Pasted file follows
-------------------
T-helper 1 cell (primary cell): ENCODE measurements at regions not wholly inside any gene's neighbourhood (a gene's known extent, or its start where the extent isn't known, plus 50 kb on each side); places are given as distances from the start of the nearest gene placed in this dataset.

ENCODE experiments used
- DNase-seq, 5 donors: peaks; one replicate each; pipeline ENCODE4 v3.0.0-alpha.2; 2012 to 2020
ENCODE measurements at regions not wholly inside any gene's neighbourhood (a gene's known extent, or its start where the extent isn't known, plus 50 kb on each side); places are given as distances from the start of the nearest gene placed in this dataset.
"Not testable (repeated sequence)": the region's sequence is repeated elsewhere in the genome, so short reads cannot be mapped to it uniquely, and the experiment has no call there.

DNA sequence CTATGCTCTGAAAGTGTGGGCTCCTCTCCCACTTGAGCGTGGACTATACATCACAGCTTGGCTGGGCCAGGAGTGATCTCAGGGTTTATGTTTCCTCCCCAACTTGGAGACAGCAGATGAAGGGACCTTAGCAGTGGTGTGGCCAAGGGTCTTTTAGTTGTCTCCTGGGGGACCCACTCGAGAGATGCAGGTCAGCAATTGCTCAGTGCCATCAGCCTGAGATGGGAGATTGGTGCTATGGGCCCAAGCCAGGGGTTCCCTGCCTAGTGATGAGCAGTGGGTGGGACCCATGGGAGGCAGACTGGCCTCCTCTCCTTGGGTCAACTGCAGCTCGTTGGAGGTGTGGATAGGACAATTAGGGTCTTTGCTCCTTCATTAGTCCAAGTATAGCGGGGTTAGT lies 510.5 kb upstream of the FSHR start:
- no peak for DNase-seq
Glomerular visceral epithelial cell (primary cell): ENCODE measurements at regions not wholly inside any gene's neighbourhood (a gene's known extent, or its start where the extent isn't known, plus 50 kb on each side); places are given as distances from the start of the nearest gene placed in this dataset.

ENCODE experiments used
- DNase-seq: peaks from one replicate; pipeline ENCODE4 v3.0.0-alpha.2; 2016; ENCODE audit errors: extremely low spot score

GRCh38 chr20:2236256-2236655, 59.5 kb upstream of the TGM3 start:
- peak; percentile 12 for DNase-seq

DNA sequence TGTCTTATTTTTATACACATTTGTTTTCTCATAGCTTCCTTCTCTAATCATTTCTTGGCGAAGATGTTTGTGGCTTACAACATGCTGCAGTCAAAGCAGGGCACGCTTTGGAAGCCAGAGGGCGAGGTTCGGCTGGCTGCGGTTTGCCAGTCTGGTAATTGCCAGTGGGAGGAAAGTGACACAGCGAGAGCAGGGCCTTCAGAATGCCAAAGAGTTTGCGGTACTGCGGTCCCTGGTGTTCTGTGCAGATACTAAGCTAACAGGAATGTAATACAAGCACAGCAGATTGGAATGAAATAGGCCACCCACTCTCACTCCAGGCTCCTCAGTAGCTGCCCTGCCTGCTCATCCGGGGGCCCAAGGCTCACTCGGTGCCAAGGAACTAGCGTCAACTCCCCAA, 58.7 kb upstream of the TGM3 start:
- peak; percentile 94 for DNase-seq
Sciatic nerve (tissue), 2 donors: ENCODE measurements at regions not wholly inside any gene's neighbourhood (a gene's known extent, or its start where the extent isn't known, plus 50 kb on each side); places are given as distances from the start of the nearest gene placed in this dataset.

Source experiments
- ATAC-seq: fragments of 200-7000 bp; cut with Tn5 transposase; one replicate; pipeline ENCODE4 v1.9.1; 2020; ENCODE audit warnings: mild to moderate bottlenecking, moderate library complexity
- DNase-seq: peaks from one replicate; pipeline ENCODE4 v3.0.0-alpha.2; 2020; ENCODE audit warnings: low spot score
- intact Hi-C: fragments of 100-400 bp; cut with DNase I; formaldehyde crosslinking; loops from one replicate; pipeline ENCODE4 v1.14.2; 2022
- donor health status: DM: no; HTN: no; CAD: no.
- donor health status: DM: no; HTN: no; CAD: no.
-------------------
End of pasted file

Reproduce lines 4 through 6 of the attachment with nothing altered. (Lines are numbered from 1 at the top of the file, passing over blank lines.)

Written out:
ENCODE measurements at regions not wholly inside any gene's neighbourhood (a gene's known extent, or its start where the extent isn't known, plus 50 kb on each side); places are given as distances from the start of the nearest gene placed in this dataset.
"Not testable (repeated sequence)": the region's sequence is repeated elsewhere in the genome, so short reads cannot be mapped to it uniquely, and the experiment has no call there.

DNA sequence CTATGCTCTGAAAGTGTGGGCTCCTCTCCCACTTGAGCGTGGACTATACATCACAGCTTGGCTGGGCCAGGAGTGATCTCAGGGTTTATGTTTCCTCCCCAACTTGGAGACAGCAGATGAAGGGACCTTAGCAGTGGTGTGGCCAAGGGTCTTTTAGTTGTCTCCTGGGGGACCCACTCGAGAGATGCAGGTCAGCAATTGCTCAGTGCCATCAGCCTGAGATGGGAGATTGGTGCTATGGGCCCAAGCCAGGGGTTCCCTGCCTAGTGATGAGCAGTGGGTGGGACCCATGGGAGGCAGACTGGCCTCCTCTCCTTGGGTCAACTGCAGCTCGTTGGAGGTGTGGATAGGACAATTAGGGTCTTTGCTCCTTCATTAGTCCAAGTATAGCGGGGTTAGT lies 510.5 kb upstream of the FSHR start: